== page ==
Objectives: The aim of this study was to compare Theory of Mind (ToM) acquisition in typically-hearing preschool-age children (TH), and deaf children of hearing parents (DCHP) who received a cochlear implant by 18 months of age, to determine if early access to spoken language via a cochlear implant affected ToM acquisition.

Methods: Participants included 25 children with cochlear implants ages 3.0 to 6.5 years and 25 age-matched children with TH all of whom were enrolled in preschools with typical peer models. The test battery included measures of expressive and receptive language and ToM.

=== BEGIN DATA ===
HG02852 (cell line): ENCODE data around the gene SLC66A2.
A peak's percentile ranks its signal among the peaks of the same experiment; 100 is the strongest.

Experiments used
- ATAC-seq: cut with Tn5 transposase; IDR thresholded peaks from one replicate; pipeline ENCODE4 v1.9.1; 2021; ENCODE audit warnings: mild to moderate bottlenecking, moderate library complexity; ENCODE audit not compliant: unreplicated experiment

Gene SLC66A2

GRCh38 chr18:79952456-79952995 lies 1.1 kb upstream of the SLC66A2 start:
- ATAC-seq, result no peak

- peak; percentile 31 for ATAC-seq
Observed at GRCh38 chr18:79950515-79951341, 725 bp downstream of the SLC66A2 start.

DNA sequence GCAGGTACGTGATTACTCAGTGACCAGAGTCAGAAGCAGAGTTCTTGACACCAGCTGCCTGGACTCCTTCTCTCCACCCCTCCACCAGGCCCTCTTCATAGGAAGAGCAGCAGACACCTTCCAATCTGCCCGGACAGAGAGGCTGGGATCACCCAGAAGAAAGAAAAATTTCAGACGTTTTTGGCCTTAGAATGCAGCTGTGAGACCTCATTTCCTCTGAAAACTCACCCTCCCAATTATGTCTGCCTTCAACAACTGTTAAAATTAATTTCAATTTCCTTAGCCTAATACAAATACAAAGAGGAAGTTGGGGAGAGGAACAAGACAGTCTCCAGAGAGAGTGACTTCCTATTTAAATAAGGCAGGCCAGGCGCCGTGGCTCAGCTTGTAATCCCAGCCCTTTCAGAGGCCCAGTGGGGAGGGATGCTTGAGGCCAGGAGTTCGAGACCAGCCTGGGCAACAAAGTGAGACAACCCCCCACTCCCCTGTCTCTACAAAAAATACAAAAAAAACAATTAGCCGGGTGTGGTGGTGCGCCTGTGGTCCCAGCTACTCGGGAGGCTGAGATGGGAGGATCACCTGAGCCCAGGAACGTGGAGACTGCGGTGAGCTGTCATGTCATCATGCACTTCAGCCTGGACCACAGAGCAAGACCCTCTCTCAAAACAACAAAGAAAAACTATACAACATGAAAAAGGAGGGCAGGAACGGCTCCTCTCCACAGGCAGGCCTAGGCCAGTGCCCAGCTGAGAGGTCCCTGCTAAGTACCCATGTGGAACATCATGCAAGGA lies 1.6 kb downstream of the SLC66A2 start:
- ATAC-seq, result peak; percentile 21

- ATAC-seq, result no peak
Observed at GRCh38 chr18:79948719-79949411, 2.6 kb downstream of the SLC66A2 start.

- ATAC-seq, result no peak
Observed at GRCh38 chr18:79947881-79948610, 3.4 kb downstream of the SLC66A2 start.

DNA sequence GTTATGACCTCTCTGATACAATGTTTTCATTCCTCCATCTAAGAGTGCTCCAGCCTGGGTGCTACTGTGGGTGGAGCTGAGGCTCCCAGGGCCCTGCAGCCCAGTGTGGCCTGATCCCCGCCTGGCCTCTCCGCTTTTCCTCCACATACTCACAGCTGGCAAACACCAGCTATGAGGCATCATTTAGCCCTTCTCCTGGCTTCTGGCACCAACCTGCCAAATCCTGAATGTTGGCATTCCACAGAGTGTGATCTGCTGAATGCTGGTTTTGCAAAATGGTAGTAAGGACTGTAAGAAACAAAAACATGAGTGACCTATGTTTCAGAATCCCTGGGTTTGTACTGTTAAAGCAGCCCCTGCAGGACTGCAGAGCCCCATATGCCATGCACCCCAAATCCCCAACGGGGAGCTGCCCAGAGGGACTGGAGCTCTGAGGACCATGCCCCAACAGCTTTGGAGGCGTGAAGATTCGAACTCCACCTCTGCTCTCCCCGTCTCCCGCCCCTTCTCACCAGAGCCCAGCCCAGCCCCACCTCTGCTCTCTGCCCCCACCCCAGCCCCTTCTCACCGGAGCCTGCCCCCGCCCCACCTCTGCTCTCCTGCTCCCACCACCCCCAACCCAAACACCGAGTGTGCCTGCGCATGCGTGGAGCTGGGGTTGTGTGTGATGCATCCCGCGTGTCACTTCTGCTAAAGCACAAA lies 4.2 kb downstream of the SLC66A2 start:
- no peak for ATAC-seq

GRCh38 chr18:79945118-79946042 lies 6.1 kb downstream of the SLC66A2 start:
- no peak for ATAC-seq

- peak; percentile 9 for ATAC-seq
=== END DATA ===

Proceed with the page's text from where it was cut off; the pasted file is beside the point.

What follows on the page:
Results: There were no differences between DCHP and TH peers on language or ToM performance. Hearing age was significantly different; DCHP had been exposed to spoken language for less time than their hearing counterparts by approximately 12 months. Language skills were correlated with ToM after controlling for chronological age.

Discussion: Early cochlear implantation may ameliorate some of the deleterious effects of congenital, profound deafness on oral language development; this could positively influence the development of social cognition.

Conclusions: Children who are deaf who receive a cochlear implant early and who have good oral language skills are more likely to acquire ToM in a typical time frame.

Key words: Cochlear implants, theory of mind, social cognition, language